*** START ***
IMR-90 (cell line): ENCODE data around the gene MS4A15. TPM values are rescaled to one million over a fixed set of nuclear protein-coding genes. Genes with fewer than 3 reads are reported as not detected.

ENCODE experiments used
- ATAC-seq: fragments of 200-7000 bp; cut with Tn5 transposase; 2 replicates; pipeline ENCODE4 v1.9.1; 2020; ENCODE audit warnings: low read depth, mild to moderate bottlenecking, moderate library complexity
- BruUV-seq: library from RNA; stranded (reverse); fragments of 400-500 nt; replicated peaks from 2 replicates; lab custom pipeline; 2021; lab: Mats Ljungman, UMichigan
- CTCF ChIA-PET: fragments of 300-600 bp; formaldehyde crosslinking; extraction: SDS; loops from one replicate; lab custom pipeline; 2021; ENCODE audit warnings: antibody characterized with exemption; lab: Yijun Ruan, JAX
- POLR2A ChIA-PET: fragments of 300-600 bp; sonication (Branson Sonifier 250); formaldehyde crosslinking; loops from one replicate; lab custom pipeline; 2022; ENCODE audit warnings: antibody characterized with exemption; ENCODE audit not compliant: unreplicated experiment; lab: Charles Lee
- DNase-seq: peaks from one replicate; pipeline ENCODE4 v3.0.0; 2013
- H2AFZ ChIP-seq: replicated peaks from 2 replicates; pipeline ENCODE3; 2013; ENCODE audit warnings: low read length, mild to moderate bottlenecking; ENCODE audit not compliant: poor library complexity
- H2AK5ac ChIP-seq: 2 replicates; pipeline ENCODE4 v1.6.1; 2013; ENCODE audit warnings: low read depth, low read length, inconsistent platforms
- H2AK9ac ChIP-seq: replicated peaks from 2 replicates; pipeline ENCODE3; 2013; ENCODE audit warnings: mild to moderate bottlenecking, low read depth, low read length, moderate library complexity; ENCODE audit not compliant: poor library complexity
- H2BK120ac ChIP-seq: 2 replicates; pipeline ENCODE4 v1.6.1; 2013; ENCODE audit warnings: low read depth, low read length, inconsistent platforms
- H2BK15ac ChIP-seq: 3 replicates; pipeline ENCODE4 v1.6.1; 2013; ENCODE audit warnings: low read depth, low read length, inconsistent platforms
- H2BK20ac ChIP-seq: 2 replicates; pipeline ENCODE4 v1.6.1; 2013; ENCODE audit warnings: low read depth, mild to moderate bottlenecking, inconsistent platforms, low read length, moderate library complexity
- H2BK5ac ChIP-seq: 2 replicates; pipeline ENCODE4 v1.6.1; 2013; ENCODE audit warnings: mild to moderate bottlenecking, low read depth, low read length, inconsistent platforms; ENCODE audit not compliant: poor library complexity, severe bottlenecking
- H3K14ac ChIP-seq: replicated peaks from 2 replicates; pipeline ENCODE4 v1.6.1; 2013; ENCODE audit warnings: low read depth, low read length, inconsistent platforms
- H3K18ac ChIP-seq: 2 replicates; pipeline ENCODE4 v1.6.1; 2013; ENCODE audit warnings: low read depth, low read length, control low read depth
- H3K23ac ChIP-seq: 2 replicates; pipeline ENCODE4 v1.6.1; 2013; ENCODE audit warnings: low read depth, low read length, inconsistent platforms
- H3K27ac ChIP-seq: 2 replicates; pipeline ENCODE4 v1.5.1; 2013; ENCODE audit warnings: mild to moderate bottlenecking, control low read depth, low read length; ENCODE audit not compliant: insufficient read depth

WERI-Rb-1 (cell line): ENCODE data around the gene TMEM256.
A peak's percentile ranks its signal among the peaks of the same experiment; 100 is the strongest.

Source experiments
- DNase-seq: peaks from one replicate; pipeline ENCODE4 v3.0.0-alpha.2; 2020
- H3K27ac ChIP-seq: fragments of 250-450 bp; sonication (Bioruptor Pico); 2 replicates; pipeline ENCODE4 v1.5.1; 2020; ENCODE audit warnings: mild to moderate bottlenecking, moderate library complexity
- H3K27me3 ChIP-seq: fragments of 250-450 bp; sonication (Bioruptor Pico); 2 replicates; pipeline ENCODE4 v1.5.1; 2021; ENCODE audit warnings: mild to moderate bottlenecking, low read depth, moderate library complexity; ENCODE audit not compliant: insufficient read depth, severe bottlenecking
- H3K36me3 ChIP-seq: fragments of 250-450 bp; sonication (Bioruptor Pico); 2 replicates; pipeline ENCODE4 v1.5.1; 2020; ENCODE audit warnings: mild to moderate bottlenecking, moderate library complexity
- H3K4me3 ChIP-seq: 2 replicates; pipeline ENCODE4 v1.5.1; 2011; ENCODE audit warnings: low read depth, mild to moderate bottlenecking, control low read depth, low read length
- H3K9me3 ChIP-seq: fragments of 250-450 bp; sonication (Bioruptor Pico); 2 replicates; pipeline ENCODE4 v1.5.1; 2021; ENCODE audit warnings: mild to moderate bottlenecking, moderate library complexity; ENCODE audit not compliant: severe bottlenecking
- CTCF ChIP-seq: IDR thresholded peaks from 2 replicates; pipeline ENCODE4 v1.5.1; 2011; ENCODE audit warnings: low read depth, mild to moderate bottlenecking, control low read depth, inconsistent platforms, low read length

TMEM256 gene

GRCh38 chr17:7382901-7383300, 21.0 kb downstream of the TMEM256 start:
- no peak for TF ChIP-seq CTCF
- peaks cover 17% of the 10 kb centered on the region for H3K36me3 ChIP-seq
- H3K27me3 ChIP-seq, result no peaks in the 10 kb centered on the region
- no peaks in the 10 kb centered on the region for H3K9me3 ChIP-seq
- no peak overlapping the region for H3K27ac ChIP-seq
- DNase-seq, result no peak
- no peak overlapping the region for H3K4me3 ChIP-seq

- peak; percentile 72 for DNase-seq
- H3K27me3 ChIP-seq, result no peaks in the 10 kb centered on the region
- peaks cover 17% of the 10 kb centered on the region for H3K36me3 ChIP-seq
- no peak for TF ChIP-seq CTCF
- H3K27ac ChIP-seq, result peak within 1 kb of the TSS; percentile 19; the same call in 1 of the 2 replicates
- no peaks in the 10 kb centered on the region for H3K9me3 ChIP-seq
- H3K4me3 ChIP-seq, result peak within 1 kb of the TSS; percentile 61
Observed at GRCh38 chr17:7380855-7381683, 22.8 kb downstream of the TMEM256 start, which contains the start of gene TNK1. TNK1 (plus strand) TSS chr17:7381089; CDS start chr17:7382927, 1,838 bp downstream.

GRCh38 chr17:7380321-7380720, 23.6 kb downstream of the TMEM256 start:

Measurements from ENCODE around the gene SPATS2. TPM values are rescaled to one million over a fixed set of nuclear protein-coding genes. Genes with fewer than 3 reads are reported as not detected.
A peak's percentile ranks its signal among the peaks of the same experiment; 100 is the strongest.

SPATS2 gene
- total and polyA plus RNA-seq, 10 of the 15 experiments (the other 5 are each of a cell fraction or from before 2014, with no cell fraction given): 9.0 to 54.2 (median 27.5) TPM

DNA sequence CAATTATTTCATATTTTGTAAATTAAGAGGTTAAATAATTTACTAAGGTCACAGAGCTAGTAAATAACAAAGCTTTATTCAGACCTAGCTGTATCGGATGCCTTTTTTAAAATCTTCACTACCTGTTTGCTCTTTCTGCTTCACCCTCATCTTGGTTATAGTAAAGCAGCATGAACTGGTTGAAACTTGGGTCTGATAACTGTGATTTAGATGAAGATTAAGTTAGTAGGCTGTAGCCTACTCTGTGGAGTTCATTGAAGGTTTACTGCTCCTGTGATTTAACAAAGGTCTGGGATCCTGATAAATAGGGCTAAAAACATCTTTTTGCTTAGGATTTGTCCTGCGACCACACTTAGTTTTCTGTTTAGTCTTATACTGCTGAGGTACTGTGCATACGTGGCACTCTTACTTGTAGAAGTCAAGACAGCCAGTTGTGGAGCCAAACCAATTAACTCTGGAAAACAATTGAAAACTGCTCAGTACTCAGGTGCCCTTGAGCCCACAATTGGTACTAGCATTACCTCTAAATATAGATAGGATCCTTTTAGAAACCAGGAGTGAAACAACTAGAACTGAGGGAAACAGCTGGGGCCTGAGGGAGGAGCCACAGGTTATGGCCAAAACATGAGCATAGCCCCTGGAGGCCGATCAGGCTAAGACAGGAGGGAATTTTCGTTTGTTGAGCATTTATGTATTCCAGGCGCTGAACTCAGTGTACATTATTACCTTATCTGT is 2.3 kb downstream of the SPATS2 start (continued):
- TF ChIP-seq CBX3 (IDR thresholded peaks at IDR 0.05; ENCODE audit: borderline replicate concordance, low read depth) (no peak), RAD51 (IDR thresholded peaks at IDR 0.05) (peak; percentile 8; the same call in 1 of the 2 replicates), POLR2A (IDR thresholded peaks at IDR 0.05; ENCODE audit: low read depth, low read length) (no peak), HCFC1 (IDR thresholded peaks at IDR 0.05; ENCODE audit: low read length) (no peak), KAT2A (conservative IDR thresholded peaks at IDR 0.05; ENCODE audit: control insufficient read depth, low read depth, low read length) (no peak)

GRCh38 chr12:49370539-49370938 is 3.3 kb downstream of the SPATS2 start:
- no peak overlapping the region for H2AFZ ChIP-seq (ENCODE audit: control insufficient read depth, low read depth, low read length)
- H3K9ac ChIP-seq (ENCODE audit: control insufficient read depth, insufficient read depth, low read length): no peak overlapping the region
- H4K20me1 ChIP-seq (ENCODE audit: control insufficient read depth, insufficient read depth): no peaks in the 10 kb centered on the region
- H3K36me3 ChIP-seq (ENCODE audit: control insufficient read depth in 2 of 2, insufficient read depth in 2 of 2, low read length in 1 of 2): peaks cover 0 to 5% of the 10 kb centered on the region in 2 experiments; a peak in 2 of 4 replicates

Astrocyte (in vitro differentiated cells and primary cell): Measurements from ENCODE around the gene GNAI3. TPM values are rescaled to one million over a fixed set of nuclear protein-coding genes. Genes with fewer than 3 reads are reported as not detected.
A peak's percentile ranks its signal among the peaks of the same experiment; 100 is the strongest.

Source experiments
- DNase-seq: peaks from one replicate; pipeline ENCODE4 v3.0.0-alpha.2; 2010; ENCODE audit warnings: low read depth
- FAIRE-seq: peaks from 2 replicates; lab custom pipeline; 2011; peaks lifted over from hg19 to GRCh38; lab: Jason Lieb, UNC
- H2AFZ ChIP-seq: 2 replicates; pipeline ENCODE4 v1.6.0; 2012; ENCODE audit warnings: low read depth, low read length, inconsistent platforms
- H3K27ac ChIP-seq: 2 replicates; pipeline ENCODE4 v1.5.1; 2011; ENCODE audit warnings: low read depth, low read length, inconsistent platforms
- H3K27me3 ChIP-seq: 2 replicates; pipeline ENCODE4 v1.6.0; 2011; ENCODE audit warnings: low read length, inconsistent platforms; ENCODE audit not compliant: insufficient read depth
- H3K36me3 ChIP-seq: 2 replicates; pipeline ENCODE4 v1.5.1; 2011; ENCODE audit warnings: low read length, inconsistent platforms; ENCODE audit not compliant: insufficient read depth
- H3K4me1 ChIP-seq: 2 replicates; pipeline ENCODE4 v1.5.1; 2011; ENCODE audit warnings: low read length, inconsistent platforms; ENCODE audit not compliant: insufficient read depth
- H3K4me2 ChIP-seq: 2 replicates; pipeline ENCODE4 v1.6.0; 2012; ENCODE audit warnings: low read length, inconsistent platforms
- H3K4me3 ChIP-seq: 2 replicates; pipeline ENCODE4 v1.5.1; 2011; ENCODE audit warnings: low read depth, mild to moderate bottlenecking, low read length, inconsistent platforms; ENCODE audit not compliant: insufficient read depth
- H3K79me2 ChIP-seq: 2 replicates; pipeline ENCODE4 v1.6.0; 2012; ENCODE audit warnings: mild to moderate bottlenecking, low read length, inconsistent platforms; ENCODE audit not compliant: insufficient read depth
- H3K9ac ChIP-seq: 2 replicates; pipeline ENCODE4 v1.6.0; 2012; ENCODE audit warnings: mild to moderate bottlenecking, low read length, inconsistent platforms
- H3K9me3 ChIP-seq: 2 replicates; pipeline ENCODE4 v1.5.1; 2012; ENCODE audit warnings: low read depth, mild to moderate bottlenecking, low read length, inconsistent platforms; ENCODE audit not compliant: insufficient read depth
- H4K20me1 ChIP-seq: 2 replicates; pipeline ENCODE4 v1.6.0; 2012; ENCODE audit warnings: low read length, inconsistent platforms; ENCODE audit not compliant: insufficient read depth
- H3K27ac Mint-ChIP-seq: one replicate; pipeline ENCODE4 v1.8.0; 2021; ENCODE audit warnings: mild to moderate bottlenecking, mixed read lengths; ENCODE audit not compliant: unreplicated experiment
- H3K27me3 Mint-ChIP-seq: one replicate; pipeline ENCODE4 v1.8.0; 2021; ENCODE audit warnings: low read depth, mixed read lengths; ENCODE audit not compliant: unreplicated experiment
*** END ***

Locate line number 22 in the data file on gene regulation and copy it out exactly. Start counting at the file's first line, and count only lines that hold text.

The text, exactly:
- DNase-seq: peaks from one replicate; pipeline ENCODE4 v3.0.0-alpha.2; 2020